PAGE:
The 22 boxer puppies' eyes were a startling red. They were born in a puppy mill and had developed a condition called "cherry eye," or prolapsed inner eyelids. The dogs needed surgery. They also needed a bath -- many of them were stained with feces and infested with mites. They desperately needed food. Most of all, they needed human attention. Fortunately, they wound up at Northwest Boxer Rescue, an organization that gives boxers medical treatment and places them with foster and permanent homes [source: NBR].
Horrifying cases of cruelty and dog fighting make the news, but neglect is actually the most common form of abuse [source: Pet Abuse]. It can range from the extreme -- pets kept chained and malnourished in filthy, squalid shacks -- to the milder and more insidious forms that stem from simple ignorance of an animal's needs.
Some people don't understand the exercise and nutrition requirements of dogs, which are among the most abused animals in the United States. Other people purchase pets without understanding the true costs of pet ownership. Still others obtain exotic or fad pets for which they can't provide an appropriate environment. Sooner or later, all these animals must be rescued. If they're lucky, the owner recognizes the problem, admits his or her failings and brings the animal to a shelter. In other cases, the animal is dependent on the vigilance of neighbors, authorities -- and rescue organizations.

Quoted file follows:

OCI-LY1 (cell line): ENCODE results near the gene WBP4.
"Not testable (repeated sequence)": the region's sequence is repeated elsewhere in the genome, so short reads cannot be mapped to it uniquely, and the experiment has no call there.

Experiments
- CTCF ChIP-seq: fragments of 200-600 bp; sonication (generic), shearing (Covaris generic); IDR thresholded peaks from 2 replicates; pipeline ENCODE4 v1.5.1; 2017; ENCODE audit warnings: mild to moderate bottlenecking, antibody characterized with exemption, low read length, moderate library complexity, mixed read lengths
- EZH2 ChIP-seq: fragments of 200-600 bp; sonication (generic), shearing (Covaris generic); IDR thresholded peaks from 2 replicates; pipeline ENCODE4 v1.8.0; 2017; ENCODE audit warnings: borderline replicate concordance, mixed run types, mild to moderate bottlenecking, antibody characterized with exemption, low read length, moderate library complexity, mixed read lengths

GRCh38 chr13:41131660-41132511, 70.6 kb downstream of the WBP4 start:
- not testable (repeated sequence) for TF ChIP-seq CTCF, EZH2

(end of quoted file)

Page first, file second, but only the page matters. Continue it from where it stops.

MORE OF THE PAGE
"Rescue," of course, can be defined broadly. So, too, can the range of situations from which people believe animals should be rescued. Some organizations rescue pets and farm animals only from clear cases of cruelty. Other organizations target laboratories, circuses and slaughterhouses. Many rescue groups seek to raise awareness of these issues, but extremist groups sometimes resort to violence or breaking and entering to "liberate" animals.
In this article, we'll take a look at animal rescue groups: how they operate, how they find funding and how you can get involved.